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Here if you need me : a true story
Kate Braestrup
Adult Nonfiction PS3552.R246 Z46 2007

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From Publishers' Weekly:

It may take ingenuity to interest browsers in a memoir by a middle-aged mother who, 11 years ago, was suddenly widowed, then became a Unitarian-Universalist minister, and now works as chaplain to game wardens in Maine. But good memoir writing does not depend on celebrity or adventure-who'd have thought that a self-confessed recovering neurotic like Anne Lamott or a monastically inclined poet like Kathleen Norris would make it big?-and Braestrup's insightful essays are extraordinarily well written, mingling elements of police procedural and touching love story with trenchant observations about life and death. Alert to comic detail even in grisly circumstances (bears, for example, like to play ball with human skulls), she tells stories of lost children, a suicide, drunken accidents and a murder, always with compassion and a concern for the big questions inescapably provoked by tragic events. "Why did Dad die?" her children ask, and her response describes not only her theology but also her reason for being a chaplain: "Nowhere in scripture does it say `God is a car accident' or `God is death.' God is justice and kindness, mercy, and always-always-love. So if you want to know where God is in this or in anything, look for love." (Aug.) (c) Copyright PWxyz, LLC. All rights reserved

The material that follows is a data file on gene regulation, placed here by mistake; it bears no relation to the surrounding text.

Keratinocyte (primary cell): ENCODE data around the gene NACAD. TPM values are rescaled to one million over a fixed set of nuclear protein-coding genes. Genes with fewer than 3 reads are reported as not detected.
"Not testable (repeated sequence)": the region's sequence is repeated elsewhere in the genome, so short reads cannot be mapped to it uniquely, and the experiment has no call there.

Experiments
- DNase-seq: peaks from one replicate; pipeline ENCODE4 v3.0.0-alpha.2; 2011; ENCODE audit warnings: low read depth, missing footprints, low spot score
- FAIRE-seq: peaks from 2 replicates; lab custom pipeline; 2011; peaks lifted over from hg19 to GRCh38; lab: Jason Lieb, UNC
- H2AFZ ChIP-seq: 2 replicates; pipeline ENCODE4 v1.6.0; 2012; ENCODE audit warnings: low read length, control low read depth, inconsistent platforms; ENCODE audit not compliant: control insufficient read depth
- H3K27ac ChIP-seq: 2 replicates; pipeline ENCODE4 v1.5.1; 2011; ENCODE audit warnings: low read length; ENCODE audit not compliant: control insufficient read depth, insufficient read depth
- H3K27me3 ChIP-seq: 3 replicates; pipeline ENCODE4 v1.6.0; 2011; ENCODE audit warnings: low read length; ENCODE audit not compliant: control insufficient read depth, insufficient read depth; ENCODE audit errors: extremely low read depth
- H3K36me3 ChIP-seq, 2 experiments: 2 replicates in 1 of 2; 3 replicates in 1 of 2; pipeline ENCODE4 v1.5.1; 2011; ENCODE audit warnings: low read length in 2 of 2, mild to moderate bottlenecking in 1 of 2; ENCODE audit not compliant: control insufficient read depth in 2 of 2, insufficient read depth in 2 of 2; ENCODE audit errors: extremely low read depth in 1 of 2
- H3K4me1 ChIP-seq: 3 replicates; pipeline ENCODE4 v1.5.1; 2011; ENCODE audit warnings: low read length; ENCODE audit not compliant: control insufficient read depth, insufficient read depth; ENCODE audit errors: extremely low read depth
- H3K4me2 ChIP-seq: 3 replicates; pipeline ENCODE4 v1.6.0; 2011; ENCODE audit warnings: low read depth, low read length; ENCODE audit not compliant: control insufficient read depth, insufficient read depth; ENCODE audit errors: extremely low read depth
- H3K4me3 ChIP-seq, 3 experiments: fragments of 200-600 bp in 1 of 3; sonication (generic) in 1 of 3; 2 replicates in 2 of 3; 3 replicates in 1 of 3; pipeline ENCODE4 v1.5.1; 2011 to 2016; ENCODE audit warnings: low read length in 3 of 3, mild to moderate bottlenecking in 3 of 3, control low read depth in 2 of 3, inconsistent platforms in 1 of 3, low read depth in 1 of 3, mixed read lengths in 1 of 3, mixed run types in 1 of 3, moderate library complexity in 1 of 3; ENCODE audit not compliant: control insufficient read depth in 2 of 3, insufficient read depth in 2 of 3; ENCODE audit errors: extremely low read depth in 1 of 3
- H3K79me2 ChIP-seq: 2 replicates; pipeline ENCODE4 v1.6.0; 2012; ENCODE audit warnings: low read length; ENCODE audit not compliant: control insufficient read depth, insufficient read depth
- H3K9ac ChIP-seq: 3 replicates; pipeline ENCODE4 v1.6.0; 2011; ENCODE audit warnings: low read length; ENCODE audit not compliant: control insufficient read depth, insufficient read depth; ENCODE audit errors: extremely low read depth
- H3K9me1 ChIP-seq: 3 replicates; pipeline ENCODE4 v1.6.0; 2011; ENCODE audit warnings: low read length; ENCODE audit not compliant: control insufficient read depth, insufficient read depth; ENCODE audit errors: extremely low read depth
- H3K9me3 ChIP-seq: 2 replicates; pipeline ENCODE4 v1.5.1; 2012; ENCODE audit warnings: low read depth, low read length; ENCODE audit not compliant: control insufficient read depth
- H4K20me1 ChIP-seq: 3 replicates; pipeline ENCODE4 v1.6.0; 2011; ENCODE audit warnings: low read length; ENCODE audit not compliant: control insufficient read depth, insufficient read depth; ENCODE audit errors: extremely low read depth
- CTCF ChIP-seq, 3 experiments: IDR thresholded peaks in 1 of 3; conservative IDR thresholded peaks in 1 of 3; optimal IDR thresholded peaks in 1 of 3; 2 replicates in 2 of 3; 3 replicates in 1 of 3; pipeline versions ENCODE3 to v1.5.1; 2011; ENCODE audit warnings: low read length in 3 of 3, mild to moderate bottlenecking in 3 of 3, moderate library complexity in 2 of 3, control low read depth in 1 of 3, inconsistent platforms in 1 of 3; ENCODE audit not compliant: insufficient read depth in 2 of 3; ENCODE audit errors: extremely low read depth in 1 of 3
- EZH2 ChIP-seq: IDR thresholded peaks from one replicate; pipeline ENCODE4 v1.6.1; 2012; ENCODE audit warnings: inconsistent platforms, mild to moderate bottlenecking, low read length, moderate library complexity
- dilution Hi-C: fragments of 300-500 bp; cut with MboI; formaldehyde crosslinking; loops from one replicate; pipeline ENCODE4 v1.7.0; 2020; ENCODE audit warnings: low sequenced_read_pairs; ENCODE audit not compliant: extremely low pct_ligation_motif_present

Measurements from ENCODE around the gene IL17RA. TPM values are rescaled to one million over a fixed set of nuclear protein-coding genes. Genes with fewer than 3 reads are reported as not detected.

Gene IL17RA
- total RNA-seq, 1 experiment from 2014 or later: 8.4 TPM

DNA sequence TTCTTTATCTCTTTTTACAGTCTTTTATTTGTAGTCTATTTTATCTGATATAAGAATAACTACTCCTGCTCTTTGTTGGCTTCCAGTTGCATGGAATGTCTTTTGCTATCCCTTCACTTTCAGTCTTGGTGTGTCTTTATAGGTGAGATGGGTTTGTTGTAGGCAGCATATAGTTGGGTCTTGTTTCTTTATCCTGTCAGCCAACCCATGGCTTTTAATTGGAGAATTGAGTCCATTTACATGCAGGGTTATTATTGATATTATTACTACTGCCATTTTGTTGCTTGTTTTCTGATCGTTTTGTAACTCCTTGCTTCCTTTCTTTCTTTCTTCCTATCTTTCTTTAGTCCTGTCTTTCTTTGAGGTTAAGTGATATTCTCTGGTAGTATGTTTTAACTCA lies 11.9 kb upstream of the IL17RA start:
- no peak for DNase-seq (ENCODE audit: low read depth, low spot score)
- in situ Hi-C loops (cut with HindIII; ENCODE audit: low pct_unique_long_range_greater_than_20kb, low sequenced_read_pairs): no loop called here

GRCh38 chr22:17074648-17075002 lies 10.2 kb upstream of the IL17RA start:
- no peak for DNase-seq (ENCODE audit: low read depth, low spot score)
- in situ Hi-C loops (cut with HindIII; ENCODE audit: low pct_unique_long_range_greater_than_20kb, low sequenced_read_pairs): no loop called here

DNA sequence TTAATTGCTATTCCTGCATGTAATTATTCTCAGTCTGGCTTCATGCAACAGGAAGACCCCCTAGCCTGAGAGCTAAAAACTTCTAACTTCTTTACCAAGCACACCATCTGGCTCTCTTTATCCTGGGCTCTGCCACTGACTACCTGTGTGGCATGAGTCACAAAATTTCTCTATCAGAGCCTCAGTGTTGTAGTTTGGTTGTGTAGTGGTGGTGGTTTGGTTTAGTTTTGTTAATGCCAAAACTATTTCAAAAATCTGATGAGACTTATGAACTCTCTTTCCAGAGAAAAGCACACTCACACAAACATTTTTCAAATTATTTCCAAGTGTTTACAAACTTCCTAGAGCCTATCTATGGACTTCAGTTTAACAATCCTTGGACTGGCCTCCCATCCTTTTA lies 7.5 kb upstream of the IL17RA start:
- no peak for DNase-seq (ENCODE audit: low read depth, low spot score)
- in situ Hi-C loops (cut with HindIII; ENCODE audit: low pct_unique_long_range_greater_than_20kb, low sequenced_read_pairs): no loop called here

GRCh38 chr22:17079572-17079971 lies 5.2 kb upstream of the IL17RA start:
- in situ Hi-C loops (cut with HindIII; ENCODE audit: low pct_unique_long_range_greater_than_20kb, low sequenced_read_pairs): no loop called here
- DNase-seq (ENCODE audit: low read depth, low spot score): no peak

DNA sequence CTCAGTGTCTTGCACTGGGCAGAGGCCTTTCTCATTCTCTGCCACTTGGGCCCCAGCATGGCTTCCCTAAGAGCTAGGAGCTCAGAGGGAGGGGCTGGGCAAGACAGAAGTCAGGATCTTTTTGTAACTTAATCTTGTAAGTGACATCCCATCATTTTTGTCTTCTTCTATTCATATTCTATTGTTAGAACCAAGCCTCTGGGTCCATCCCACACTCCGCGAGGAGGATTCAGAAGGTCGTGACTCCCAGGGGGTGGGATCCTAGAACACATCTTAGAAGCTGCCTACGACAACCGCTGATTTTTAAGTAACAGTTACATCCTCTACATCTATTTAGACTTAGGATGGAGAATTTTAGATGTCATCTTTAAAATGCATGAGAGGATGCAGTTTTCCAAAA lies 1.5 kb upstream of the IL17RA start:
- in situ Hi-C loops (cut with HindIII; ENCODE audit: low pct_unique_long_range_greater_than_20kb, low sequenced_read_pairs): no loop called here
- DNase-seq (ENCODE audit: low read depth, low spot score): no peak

From Library Journal:

Braestrup (Onion) inherited her state trooper husband's life story when he died in a highway accident, as well as his dream of becoming a Unitarian minister. She herself became one, working as a chaplain for the Maine Game Warden Service, which conducts search-and-rescue operations when people go missing in the wilderness. She weaves many strands into her story - her grief, her husband, her four children, seminary school, her job as chaplain, and stories from the field working with the wardens against a backdrop of the Maine outdoors. She has a simple but deep faith: God is love. Here is a practical theology rooted in service to others, and her presence is a comfort to both the wardens and the families of the people for whom she searches during times of tragedy and loss. Missing children and hikers; victims of hunting, boating, and ice accidents; crime and suicide victims; and all those who search for them - these are the stories told, stories in which hope and grief are two sides of the same coin, dependent on the outcome. Moving, clever, and funny; highly recommended for all public libraries.-Nancy Almand, Mesa Coll. Lib, San Diego (c) Copyright 2010. Library Journals LLC, a wholly owned subsidiary of Media Source, Inc. No redistribution permitted.

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